# Access control configuration; see /usr/share/doc/ntp-doc/html/accopt.html for
# details.  The web page <http://support.ntp.org/bin/view/Support/AccessRestrictions>
# might also be helpful.
#
# Note that "restrict" applies to both servers and clients, so a configuration
# that might be intended to block requests from certain clients could also end
# up blocking replies from your own upstream servers.

# By default, exchange time with everybody, but don't allow configuration.
restrict -4 default kod notrap nomodify nopeer noquery
restrict -6 default kod notrap nomodify nopeer noquery

# Local users may interrogate the ntp server more closely.
restrict 127.0.0.1
restrict ::1

# Clients from this (example!) subnet have unlimited access, but only if
# cryptographically authenticated.
#restrict 192.168.123.0 mask 255.255.255.0 notrust


# If you want to provide time to your local subnet, change the next line.
# (Again, the address is an example only.)
#broadcast 192.168.123.255

# If you want to listen to time broadcasts on your local subnet, de-comment the
# next lines.  Please do this only if you trust everybody on the network!
#disable auth
#broadcastclient

--- end ntp.conf ---

But I run sysvinit systems. It may need tweaking for systemd systems.
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Re: NTP time server

Paul D. DeRocco
In reply to this post by Andy Walls
> From: Andy Walls [mailto:[hidden email]]
>
> ntpd will never jump the clock by more than 4 hours, even if
> you tell it
> a one time large jump is OK.
>
> Comments from the Dr. Mills on the matter:
> http://lists.ntp.org/pipermail/bugs/2005-August/002443.html

Your explanation seems to match the reality. I've configured in the
pool.dtp.org addresses (this is a prototype at this point), and everything
seems to be fine.

--

Ciao,               Paul D. DeRocco
Paul                mailto:[hidden email]


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Re: NTP time server

Andy Walls
In reply to this post by Scott Ellis
Hi Scott,

On Thu, 2013-07-25 at 07:05 -0700, Scott Ellis wrote:

> Hi Andy,
>
> > ntpd will never jump the clock by more than 4 hours, even if you tell it
> > a one time large jump is OK.
>
> I'm not doubting that is what the manual says, but on my Gumstix/Beaglebone
> systems, none with battery backup and often left unpowered for days, when
> they start up I always get a good system time set from ntpd (I'm assuming).
>
> ntpd is started with the -g flag.

Argh.  Then I need to go back and take a harder look when using a sane
reference clock peer.


My problem was that I'm running gpsd locally as my preferred (and only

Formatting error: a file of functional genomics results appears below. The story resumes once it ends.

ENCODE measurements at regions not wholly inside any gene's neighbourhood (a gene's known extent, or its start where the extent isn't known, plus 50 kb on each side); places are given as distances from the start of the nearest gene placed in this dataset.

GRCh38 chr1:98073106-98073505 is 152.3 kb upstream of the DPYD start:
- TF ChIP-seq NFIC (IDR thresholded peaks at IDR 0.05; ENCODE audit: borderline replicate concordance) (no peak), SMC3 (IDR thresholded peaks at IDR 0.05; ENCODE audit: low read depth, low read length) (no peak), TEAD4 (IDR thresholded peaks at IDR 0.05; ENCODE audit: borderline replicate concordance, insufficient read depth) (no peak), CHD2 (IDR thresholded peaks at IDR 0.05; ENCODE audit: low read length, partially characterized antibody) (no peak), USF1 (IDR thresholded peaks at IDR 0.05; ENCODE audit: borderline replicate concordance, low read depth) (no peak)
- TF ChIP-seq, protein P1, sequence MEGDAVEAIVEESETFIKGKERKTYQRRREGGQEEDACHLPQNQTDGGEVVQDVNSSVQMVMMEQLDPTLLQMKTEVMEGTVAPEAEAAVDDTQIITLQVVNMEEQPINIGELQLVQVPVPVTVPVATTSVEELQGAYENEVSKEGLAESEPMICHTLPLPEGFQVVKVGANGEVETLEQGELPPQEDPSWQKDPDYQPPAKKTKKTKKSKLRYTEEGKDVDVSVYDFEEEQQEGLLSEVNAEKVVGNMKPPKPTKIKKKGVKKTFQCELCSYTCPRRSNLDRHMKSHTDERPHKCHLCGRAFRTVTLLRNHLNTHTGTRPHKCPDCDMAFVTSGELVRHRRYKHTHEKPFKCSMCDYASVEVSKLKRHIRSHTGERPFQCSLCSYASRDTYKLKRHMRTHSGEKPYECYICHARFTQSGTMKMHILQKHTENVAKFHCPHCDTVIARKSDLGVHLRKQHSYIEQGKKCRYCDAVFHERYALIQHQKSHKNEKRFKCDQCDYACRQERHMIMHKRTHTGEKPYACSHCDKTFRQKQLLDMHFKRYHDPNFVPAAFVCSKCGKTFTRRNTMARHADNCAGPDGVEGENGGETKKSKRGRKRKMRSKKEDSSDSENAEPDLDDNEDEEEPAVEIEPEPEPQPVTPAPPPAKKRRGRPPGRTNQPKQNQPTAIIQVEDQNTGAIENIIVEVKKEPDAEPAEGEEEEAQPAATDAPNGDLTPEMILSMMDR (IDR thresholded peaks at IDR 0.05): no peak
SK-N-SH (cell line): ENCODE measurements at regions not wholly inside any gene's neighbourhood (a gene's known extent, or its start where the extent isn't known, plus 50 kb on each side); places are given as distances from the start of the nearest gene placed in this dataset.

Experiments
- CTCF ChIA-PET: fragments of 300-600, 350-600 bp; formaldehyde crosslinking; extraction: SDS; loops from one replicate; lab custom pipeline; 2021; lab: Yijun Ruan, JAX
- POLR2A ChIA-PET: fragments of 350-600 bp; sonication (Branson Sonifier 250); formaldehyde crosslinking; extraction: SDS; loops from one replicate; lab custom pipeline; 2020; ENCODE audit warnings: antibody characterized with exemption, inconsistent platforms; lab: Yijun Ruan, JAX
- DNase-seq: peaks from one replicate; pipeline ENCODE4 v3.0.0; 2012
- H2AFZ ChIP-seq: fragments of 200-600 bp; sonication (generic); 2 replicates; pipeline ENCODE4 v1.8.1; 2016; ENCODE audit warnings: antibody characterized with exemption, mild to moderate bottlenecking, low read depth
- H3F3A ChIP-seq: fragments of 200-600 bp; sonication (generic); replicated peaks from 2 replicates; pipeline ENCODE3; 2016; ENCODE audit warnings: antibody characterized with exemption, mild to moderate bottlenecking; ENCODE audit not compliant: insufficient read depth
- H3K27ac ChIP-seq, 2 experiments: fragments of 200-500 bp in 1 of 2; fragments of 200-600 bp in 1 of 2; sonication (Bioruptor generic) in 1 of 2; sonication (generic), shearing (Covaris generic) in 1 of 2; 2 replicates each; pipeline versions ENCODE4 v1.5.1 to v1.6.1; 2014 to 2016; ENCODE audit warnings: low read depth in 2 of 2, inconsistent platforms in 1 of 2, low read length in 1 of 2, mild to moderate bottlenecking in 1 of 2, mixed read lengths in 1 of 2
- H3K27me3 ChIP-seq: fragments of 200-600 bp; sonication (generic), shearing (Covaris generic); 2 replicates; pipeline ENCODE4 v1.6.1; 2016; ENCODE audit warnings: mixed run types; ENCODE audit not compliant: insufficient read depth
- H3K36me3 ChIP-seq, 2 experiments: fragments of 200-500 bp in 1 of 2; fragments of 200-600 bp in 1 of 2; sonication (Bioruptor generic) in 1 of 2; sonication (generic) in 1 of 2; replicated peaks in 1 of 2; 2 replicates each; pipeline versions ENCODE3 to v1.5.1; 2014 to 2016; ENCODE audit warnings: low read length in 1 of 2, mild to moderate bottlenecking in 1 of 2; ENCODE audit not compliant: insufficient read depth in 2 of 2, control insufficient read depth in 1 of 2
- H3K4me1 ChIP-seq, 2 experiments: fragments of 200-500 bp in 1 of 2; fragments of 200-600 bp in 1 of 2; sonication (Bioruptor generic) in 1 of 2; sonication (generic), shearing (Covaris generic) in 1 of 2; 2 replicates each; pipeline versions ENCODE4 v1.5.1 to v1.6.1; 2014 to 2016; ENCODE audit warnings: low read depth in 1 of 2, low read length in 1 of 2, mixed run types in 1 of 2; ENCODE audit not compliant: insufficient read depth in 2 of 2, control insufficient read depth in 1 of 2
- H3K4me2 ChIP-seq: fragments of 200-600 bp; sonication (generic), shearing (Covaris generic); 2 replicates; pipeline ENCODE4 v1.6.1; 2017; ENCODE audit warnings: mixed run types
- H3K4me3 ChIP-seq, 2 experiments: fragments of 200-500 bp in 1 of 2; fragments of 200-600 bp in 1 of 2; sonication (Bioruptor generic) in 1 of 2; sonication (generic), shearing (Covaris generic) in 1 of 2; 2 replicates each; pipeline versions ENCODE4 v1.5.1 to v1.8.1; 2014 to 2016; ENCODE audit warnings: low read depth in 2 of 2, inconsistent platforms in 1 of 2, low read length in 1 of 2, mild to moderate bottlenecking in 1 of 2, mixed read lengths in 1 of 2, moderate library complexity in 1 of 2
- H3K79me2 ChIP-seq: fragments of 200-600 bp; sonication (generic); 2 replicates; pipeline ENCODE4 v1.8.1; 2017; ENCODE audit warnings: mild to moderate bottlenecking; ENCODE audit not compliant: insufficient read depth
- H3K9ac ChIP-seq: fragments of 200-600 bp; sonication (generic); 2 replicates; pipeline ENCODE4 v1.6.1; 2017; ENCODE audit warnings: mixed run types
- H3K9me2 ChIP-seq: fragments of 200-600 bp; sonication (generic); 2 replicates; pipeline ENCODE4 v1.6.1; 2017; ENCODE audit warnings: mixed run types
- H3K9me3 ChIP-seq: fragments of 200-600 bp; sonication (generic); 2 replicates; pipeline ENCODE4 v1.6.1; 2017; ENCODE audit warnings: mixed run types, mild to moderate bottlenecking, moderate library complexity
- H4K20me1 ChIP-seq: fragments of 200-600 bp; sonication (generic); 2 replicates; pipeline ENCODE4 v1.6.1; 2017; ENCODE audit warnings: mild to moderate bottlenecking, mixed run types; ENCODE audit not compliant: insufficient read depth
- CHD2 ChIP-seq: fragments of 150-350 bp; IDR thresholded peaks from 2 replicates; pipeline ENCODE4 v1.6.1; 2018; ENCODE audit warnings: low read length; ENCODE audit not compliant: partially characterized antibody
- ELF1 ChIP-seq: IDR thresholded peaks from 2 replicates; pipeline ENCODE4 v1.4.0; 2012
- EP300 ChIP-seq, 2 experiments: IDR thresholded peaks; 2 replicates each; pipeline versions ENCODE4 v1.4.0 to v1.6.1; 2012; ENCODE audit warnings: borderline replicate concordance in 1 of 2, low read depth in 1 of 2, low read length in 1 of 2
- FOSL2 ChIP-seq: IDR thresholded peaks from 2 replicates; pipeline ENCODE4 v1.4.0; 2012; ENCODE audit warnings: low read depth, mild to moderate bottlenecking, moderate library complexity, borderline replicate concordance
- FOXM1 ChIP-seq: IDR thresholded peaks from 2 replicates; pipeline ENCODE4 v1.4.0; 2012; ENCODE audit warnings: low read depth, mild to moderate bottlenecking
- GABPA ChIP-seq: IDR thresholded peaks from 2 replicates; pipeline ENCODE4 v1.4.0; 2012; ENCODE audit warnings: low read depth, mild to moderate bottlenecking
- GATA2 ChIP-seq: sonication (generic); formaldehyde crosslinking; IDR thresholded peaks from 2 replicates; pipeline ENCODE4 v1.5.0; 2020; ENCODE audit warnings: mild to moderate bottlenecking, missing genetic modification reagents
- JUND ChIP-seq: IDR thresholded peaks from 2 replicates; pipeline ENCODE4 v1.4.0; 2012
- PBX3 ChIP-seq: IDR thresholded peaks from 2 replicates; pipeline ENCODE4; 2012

non-PPS) reference clock peer, and my unit starts up with system time at
1 Jan 2000.

So when gpsd starts reporting time to ntpd, the reports from gpsd via
the shared memory clock driver have this:

        reftime   = UTC from GPS (which is the correct time)
        recvdtime = system clock (which is 13 years in the past)

ntpd looks at that mess and rejects the gpsd reference clock peer.  I
tracked it down to the clocktime() function in ntpd and its 4 hour
window restriction.


My fix was to write a small gpsd client that runs at start up that
monitors for when gpsd has its first stable fix.  It then set the system
clock using settimeofday(), upon which gpsd will make sane reports to
ntpd. (I still need to test it.)

Regards,
Andy


 


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Re: NTP time server

Andy Walls
In reply to this post by Ash Charles
Hi Ash:

On Thu, 2013-07-25 at 08:37 -0700, Ash Charles wrote:
> Thanks Andy.
>
> That was rather interesting reading---I now have a far better
> appreciation for ntp.
>
> So, should the gumstix repositories be setting a different default
> value for the NTP server?
> --Ash

Not necessarily.  You just want to make the system integrator think
about it, before ntpd tries to connect to real servers.

Having it broken out of the box, fits the bill. :)

Regards,
Andy


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Re: NTP time server

Ash Charles
On Thu, Jul 25, 2013 at 9:49 AM, Andy Walls <[hidden email]> wrote:
> Not necessarily.  You just want to make the system integrator think
> about it, before ntpd tries to connect to real servers.
>
> Having it broken out of the box, fits the bill. :)
I guess that is a point.
Does anyone know what other projects are doing on this front?  Perhaps
a yocto or gumstix vendor zone?
--ash